I’m experimenting with putting up poetry instead of fiction today (obviously). Feel free to riot as you please.
I wrote this after a boring lunch meeting in Breckenridge, CO. Beautiful place. And they have great burgers for a ski town. A child wandered around outside in a princess dress. I thought, This lunch would be much more interesting if everyone wore costumes. And, I want to be Tinker Bell.
I don’t remember if there was an actual swing. Just the princess dress. Anyway, that’s the backstory:
I arrived at the classroom early Monday to find him waiting by the door. “Are you the returning student?” I hipped the stack of books and papers and unlocked the door.
He didn’t look up from the ground. “Yes, Ma’am.” His pants were ragged, average-brown hair a little longer than approved dress code length.
I walked to my desk to put down my stack. “I expect you to come to class prepared each day, same as the others. Since you’re coming in a little late into the semester I can give you some extra tutoring to help you along. I don’t have that plaque on my wall for letting students fall behind. Though since it’s only English you’re taking, you shouldn’t have trouble keeping up.”
He shuffled a foot and made brief eye contact.
My chest tightened, as though my Grapes of Wrath flew from my stack and walloped me. “Robert? Robert Maples? Is that you?”
This weekend I drove to Fort Collins to attend the annual Northern Colorado Writer’s Conference (NCWC). The food, decorations, people, and—oh yeah—writing workshops were all wonderful. I was so exhausted from stuffing my brain, I slept like a dog in its “off mode” when I returned.
I don’t like crud under my nails. Or the crud she tracks in but never bothers sweeping. Or the filth she eats, and the plates she never seems to have time to wash, but seems to have plenty of time to let migrate into other rooms of the house. Or the layers of oh-my-god-what-is-that caked on the bottom shelf of the fridge.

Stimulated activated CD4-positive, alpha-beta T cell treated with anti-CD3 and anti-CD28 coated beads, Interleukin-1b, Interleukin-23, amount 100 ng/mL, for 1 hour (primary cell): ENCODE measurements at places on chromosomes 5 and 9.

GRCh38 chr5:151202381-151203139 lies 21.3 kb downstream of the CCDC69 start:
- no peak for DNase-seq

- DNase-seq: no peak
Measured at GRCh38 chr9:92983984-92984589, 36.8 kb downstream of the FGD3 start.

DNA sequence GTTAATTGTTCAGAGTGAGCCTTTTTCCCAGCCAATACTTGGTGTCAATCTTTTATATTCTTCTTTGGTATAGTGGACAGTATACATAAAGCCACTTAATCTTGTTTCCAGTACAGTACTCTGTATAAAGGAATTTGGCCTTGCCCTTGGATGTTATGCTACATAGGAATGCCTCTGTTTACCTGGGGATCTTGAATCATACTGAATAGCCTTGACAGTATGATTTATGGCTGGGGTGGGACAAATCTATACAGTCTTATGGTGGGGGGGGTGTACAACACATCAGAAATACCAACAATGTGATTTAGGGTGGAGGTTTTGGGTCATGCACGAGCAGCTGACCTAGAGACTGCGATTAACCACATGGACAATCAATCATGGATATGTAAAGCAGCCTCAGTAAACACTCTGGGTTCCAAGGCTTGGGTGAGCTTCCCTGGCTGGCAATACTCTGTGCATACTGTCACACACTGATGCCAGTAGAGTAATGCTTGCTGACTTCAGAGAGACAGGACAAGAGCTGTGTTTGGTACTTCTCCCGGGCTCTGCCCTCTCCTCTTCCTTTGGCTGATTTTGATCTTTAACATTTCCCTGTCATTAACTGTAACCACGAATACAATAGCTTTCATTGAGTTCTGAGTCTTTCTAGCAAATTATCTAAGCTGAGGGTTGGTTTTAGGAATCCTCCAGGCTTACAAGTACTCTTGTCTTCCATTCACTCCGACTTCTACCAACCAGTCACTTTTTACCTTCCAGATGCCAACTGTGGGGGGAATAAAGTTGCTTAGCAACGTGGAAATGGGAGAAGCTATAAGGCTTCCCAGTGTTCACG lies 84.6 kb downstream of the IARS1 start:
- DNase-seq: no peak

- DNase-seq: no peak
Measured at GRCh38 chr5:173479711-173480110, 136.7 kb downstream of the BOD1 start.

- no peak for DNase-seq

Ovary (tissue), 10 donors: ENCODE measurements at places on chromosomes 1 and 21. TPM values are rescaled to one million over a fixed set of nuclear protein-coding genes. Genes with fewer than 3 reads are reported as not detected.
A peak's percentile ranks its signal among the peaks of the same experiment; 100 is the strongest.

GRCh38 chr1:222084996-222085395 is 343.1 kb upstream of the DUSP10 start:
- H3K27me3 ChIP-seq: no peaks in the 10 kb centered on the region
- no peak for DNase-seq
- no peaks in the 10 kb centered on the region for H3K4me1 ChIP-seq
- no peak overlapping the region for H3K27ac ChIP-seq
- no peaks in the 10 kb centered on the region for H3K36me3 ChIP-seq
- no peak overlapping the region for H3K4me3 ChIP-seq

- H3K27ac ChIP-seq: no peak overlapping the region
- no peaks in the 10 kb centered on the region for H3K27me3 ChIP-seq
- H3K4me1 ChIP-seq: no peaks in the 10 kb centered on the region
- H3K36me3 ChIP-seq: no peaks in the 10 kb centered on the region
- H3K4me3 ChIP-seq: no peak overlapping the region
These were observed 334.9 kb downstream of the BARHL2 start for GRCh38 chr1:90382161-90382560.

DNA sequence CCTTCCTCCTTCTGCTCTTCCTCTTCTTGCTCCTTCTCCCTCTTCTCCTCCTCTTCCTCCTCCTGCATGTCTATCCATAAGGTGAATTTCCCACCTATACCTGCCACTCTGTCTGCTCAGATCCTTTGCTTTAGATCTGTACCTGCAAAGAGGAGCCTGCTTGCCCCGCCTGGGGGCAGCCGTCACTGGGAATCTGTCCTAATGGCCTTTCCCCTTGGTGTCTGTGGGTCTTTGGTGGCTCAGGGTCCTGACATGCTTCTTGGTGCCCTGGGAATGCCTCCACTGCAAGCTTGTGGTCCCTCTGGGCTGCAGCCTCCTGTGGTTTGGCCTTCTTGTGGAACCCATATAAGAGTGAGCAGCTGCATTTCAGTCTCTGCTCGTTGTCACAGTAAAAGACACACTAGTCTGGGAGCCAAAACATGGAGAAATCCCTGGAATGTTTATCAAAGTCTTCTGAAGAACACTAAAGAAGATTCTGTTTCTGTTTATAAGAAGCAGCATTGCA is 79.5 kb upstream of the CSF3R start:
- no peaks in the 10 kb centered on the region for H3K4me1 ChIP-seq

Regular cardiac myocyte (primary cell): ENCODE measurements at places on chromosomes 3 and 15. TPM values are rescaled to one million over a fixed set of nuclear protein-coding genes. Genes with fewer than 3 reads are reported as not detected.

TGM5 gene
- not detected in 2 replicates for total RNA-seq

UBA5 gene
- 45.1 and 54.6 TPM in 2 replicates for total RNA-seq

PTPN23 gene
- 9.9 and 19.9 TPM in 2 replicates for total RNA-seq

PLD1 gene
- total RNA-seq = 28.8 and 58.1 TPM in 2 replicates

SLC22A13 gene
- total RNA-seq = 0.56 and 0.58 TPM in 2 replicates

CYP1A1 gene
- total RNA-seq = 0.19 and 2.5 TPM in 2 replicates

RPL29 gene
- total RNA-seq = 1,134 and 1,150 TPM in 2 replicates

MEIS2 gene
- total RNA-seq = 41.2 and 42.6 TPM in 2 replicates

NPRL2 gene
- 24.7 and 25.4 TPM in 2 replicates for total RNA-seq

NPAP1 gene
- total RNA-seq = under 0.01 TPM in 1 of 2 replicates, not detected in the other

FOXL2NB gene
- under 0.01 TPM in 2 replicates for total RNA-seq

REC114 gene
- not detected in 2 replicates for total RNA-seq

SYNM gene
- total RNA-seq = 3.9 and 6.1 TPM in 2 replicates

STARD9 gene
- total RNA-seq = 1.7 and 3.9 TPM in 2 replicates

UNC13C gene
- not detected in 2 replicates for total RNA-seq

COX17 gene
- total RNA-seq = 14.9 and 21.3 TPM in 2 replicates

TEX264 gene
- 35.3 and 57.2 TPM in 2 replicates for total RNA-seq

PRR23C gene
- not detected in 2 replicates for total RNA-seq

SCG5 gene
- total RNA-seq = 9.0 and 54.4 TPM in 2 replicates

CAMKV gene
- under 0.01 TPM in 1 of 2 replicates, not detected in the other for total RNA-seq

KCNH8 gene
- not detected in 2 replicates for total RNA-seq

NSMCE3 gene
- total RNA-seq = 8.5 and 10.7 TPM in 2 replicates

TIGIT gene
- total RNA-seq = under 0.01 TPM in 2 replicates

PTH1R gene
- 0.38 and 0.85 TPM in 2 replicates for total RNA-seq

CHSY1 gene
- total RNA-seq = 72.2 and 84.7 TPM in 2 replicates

Living in such conditions is inhumane. Only a matter of time before I slip some Clorox into her tea, hoping she’ll take the hint. I mean, the whole point of having windows is to actually see the outside not the streaks of bird dung. Three more months of living in this crap-happy place and I’ll go senile before her.
I think it’s why I love the medical field, helping people through an ordered environment. A clean environment.
When Grandpa was still alive five years ago they spent hours gardening together. Mrs. Howard Daapt, she insists on being called now, introduced me to gardening when I moved in for a medical internship three months ago. She showed me the dried hydrangea bush he cut flowers from to decorate the kitchen table. The seeds were an anniversary gift, ordered with money long slaved over.
John rubbed circles into his temples in a counter-clockwise pattern with one hand. With the other he ruffled the stack of papers on the secondhand table using stiff fingers. His breathing grew harder and his fingers more rigid, as though the stack might leap up and attack his face and he had to be prepared.